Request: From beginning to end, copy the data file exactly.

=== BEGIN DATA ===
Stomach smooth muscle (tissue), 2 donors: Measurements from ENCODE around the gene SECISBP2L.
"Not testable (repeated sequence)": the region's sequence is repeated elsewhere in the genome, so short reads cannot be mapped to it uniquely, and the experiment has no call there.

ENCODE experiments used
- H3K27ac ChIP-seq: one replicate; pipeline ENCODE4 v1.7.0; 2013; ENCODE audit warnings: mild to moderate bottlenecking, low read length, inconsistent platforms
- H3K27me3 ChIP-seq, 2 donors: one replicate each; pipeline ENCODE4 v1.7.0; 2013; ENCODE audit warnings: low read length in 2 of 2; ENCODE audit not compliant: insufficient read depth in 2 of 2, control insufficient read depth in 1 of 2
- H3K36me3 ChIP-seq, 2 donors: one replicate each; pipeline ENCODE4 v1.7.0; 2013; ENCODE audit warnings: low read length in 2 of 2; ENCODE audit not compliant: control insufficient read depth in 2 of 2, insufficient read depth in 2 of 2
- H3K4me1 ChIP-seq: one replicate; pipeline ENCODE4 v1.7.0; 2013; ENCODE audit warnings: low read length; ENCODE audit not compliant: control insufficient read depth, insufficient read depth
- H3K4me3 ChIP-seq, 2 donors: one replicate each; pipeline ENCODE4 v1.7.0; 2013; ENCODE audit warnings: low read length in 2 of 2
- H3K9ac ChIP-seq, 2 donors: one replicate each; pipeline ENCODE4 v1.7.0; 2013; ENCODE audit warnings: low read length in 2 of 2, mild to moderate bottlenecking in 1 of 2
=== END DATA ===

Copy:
Stomach smooth muscle (tissue), 2 donors: Measurements from ENCODE around the gene SECISBP2L.
"Not testable (repeated sequence)": the region's sequence is repeated elsewhere in the genome, so short reads cannot be mapped to it uniquely, and the experiment has no call there.

ENCODE experiments used
- H3K27ac ChIP-seq: one replicate; pipeline ENCODE4 v1.7.0; 2013; ENCODE audit warnings: mild to moderate bottlenecking, low read length, inconsistent platforms
- H3K27me3 ChIP-seq, 2 donors: one replicate each; pipeline ENCODE4 v1.7.0; 2013; ENCODE audit warnings: low read length in 2 of 2; ENCODE audit not compliant: insufficient read depth in 2 of 2, control insufficient read depth in 1 of 2
- H3K36me3 ChIP-seq, 2 donors: one replicate each; pipeline ENCODE4 v1.7.0; 2013; ENCODE audit warnings: low read length in 2 of 2; ENCODE audit not compliant: control insufficient read depth in 2 of 2, insufficient read depth in 2 of 2
- H3K4me1 ChIP-seq: one replicate; pipeline ENCODE4 v1.7.0; 2013; ENCODE audit warnings: low read length; ENCODE audit not compliant: control insufficient read depth, insufficient read depth
- H3K4me3 ChIP-seq, 2 donors: one replicate each; pipeline ENCODE4 v1.7.0; 2013; ENCODE audit warnings: low read length in 2 of 2
- H3K9ac ChIP-seq, 2 donors: one replicate each; pipeline ENCODE4 v1.7.0; 2013; ENCODE audit warnings: low read length in 2 of 2, mild to moderate bottlenecking in 1 of 2